Spare Time for Extracurricular Activities
Online learning also “offers the possibility to learn from anywhere, anytime, in any rhythm, with any means” (Dhawan, 2020, p. 6). With this benefit, students are granted more time as they do not have to travel from home to school back and forth. Also, students “can take online classes anywhere as long as they have access to the internet and they can do two things at once” (Xhaferi & Xhaferi, 2020, p. 98). University students are, therefore, able to partake in extracurricular activities in order to unlock their potential, as there are certain self-development opportunities that can only be grasped outside the classrooms. Similarly, as Christison (2013) argued, partaking in extra-classroom activities “contributes to adolescents’ character development” and “is beneficial to students’ social development” (p. 18). Therefore, by studying online, students are able to continue their education and engage in other extracurricular activities.
Apart from being able to engage interactively with their classmates via online classes, students also have the opportunity to control their learning to become self-directed learners through self-paced learning (Tullis & Benjamin, 2010). Self-paced learning is a learning technique that enables learners to study at their preferred speed and proceed to another topic when they have mastered the previous topic, or bypass topics if they can display mastery of the topic by a pre-test (Highland, 2015). Thanks to the convenience brought about by technology, lessons taught online can be recorded and watched by students at any time that they want. In the context of Cambodia, Chhoeurm (2020) noted that “Over 200 video lessons are available on MoEYS’ official Facebook page, YouTube channel, and other e-learning platforms, including its related partners such as Kru Cambodia and Komar Rien Koma Cheh” (p. 3). This makes it feasible for students to select how, when, and how long to study. In fact, “these self-regulated aspects of learning have important implications for the effectiveness of their learning efforts and achievement in education” (Dunlosky & Thiede, 1998, as cited in Tullis & Benjamin, 2010, p. 109). Furthermore, through online learning, students are also able to choose to study at their own pace, which “increases satisfaction and decreases stress” (Arkorful & Abaidoo, 2014, p. 401).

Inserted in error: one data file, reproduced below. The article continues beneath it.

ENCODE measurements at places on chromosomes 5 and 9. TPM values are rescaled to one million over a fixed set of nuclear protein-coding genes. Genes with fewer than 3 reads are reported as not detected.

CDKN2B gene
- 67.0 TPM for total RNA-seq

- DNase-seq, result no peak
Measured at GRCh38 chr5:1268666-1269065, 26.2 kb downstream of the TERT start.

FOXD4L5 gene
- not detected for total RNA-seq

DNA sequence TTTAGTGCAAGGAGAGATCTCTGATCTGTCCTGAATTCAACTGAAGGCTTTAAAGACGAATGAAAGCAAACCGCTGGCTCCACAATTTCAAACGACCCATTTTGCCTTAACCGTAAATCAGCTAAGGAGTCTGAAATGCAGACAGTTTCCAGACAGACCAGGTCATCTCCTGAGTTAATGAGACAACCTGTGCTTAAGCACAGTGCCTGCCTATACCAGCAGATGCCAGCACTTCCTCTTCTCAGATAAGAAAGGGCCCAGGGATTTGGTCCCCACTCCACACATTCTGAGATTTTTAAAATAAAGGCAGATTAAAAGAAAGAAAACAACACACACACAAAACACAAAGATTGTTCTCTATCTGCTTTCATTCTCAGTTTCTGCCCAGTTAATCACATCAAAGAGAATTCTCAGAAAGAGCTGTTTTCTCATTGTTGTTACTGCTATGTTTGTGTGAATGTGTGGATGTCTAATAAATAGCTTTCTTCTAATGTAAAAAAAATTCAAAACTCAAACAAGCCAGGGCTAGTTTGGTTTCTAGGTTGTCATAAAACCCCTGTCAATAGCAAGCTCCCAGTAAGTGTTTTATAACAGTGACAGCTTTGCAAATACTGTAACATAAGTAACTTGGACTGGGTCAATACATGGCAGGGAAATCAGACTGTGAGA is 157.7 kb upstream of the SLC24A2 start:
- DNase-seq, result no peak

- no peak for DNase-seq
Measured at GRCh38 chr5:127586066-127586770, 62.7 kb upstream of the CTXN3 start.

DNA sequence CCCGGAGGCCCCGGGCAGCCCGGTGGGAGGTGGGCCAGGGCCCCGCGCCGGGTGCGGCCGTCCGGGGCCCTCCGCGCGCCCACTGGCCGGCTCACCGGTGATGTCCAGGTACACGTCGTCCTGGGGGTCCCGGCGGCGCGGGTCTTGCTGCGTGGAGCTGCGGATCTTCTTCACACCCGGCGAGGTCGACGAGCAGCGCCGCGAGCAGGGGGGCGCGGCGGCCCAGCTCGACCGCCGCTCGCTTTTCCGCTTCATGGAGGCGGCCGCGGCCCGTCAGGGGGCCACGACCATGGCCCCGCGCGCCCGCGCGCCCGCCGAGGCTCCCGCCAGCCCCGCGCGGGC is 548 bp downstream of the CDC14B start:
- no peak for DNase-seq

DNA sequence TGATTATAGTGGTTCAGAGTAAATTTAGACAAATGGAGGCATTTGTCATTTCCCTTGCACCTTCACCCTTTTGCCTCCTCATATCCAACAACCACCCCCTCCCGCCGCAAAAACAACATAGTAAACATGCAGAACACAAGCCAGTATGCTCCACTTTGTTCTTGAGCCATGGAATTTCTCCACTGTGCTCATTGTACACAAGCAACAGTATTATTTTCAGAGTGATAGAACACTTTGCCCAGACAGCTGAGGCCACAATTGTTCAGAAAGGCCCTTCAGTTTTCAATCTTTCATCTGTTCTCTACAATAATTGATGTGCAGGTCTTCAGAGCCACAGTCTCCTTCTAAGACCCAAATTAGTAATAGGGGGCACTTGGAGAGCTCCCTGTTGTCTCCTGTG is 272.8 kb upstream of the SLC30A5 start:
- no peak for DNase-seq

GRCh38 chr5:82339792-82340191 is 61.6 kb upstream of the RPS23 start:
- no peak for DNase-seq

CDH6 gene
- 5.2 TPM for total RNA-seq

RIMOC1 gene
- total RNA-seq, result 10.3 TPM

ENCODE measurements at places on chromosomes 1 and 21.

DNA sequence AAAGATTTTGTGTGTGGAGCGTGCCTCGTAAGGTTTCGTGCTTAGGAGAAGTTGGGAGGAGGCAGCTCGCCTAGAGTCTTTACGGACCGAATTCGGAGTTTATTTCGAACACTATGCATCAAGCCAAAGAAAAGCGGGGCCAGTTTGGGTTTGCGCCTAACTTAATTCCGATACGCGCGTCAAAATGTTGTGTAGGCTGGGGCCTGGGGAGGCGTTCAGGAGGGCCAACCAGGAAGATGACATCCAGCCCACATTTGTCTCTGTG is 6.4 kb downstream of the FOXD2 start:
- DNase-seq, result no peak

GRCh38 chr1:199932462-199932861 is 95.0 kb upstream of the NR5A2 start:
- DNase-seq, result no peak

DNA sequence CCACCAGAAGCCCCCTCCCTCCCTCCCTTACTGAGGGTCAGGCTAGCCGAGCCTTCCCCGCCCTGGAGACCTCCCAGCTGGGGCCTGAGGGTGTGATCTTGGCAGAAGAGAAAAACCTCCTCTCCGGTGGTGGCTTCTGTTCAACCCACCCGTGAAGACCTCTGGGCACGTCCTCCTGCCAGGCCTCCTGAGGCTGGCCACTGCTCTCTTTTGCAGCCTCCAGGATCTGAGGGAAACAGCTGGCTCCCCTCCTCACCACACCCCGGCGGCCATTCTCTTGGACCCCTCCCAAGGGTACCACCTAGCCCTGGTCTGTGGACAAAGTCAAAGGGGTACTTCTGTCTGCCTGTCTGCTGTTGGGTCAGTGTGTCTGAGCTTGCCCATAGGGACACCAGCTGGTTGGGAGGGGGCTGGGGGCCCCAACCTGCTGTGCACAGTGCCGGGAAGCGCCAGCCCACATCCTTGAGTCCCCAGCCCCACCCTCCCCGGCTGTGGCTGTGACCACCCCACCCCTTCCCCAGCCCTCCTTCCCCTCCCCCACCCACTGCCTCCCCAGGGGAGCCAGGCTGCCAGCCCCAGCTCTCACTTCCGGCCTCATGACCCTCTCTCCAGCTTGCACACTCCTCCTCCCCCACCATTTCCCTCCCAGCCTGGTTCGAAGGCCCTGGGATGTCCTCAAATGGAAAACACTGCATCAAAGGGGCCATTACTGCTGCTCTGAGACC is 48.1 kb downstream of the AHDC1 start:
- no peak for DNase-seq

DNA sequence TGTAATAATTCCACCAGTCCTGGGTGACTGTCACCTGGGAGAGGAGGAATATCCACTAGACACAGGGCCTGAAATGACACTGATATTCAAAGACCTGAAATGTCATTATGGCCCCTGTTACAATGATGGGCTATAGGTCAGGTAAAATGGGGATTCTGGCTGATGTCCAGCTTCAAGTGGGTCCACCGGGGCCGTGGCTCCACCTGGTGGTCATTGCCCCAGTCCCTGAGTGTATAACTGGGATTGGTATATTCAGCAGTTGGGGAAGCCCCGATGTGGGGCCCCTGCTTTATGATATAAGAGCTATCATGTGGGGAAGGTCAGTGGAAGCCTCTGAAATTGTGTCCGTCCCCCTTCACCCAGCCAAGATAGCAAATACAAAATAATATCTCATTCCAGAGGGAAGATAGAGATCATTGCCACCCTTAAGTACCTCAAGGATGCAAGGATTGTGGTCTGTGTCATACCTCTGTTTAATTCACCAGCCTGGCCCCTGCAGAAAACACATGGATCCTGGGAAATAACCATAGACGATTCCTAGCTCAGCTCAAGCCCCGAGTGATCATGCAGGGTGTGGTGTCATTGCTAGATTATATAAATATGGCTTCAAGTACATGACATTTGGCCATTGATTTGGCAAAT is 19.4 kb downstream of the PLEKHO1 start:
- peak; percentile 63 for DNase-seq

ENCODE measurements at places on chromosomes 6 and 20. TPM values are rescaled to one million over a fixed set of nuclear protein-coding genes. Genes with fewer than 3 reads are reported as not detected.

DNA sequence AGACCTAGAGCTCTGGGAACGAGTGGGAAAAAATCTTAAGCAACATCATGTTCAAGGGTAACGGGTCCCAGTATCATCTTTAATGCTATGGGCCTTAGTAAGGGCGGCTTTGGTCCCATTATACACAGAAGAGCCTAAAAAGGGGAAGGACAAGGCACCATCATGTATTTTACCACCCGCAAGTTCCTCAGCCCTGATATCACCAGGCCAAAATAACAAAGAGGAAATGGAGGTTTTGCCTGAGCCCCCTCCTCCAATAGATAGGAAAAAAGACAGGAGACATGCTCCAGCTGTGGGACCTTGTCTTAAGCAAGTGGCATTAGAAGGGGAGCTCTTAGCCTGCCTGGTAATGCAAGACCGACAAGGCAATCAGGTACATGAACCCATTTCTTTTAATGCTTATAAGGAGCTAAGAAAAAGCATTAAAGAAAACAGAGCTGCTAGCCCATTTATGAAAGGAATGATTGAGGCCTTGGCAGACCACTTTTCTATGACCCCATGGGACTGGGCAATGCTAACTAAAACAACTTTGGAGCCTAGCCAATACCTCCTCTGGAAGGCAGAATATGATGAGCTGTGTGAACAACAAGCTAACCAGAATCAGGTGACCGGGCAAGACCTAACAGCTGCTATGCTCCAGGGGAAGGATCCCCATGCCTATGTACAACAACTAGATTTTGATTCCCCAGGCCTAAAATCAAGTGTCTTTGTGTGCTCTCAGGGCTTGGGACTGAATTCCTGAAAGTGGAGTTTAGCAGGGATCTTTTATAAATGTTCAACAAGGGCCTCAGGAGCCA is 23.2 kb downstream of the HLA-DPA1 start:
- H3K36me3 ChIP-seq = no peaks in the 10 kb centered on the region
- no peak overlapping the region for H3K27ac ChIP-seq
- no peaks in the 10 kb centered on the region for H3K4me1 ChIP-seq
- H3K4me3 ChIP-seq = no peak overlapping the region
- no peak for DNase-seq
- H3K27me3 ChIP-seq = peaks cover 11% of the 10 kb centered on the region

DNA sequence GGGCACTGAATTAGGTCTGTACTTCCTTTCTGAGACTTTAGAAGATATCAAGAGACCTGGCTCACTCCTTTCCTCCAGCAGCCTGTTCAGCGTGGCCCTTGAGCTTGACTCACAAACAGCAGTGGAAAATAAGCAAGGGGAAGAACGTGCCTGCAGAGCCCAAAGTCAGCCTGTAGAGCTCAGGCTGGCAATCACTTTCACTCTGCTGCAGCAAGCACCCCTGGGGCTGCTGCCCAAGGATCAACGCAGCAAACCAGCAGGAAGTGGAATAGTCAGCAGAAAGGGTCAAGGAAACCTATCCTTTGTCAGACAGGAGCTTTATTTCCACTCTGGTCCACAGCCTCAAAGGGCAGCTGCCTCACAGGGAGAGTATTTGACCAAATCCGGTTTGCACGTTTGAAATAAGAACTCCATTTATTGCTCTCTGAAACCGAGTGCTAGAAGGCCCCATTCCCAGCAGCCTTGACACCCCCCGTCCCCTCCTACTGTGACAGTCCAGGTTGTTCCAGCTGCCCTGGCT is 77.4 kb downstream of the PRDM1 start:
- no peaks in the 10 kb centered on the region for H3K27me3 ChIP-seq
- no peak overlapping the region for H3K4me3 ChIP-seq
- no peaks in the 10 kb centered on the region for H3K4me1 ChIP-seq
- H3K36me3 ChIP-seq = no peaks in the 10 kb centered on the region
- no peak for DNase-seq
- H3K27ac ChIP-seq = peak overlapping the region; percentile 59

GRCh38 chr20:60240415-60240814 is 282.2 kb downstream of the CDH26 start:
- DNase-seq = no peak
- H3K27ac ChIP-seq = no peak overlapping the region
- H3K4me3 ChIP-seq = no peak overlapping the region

Online learning also surprisingly creates an engaging atmosphere for students to interact with one another. Talking in front of others is a common phobia for students and shyness often turns their mind blank or makes them forget what to express (Baldwin, 2011, as cited in Putra, 2018). Through online learning, this issue tends to be reduced as students do not talk directly in front of their classmates. Arkorful and Abaidoo (2014) stated that “e-learning helps eliminate barriers that have the potential of hindering participation including the fear of talking to other learners” (p. 401). It also encourages learners to interact with one another, interchange ideas, and respect each other’s viewpoints.
In preparation for the digitalized era, technological competencies are very important for any individuals, especially when it comes to a demanding-yet-competitive labor market. As the Cambodian Supreme National Economic Council (2021) noted,
“Cambodia Digital Economy and Society Policy Framework 2021-2035” sets out a long-term vision to build a vibrant digital economy and society by laying the foundations for promoting digital adoption and transformation in all sectors of society – the state, citizens, and businesses – to promote new economic growth and improve social welfare in the “new normal” (p. ii).
This statement clearly demonstrates the Royal Government of Cambodia’s intention to integrate technology into its economic development trajectory. Consequently, it is essential for university students to prepare themselves and be ready for such a challenging journey. With the adoption of e-learning, university students are becoming familiar with the use of technology (see Sey, 2021). This helps build a foundation for them, which will be, in due course, beneficial for them when they are to use technology in their future careers.
Challenges to Online Learning
Though seen to be rewarding, there are, undeniably, certain challenges decelerating the application of online learning, as students are forced to shift from a traditional learning approach to an online one in just the blink of an eye. Some learners, who do not have access to reliable technology and/or the internet, have a hard time partaking in e-learning; this gap is seen across countries and between income brackets within countries (Li & Lalani, 2020). A study conducted by Sarkar et al. (2021) on Bangladeshi university students’ perceptions toward e-classes revealed that most of the students had difficulty gaining access to e-classes and interacting with their lecturers and peers during classes. It was also found that Bangladeshi students living in rural areas faced problems of low internet speed and blackouts. Another similar study conducted in Algeria demonstrated that students encountered obstacles attending e-classes because of the lack of technological devices (Blizak et al., 2020).